Example: for the first six years of running her scribing/editing business, Sally’s goal was to simply work as many hours and earn as much as possible. She was committed to making her business successful and worked very long hours. Then (due to family reasons) her priorities changed and she no longer wanted to work such long hours, so she decided how many weekly hours she needed to work to earn enough for the business to stay profitable, and then (more or less) stuck to those hours.

When you can’t meet your weekly ‘paid work hours’ target

One of the most important things I have learned from operating my online scribing and editing business over many years is this:

When business slows down and there isn’t enough work coming in to meet your chosen target (of X  hours of paid work per week) spend those extra work hours for which you are not being paid actively promoting your business!

Sure, you won’t meet your earnings target during those ‘down weeks’, but if you are spending those same hours ‘at work’ (albeit unpaid), and are clever enough to make sure you’re marketing your business in a way that gets results, then those unpaid work hours will indirectly result in earnings, longer term. In fact, you could say that it’s a good thing if your business slows down every now and then, because that gives you the opportunity to spend extra time doing marketing work.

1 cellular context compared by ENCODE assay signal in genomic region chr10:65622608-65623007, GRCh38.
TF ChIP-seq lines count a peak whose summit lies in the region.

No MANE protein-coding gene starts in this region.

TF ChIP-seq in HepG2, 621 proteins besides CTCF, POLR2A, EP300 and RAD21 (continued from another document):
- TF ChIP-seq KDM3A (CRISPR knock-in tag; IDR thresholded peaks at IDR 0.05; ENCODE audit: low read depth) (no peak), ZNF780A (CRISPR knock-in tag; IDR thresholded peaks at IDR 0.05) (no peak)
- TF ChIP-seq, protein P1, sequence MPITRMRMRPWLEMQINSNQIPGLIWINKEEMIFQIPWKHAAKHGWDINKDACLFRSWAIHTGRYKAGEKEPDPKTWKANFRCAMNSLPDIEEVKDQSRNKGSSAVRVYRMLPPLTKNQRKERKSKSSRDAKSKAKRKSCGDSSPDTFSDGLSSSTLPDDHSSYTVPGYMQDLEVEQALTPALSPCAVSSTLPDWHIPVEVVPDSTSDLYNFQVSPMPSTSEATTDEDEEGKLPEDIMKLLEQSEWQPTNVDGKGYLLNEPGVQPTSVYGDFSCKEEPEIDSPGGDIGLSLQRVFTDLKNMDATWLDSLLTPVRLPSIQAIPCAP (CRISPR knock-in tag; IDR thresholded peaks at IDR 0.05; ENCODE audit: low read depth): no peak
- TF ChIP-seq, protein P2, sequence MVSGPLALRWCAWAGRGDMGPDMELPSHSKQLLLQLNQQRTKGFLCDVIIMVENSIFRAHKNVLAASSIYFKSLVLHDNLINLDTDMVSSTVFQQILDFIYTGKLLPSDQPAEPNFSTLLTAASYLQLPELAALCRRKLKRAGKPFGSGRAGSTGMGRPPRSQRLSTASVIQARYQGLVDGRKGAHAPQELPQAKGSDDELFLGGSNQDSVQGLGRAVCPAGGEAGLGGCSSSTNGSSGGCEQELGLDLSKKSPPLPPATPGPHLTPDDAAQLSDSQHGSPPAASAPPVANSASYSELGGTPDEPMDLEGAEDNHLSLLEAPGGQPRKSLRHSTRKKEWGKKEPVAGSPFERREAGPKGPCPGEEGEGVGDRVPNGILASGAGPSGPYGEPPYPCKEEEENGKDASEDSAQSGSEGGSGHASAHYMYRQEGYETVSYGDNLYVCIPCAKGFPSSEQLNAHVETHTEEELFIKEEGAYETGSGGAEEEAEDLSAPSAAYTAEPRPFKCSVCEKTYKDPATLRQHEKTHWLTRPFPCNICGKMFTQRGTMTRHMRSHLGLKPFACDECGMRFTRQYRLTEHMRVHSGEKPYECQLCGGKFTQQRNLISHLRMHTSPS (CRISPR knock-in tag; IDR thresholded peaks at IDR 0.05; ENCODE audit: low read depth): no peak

So if business is slow, don’t despair. If you continue to spend all of your scheduled work hours actually working (whether paid or otherwise), then through your marketing activities you should end up winning new clients, new jobs and, ultimately, achieving your weekly income goal.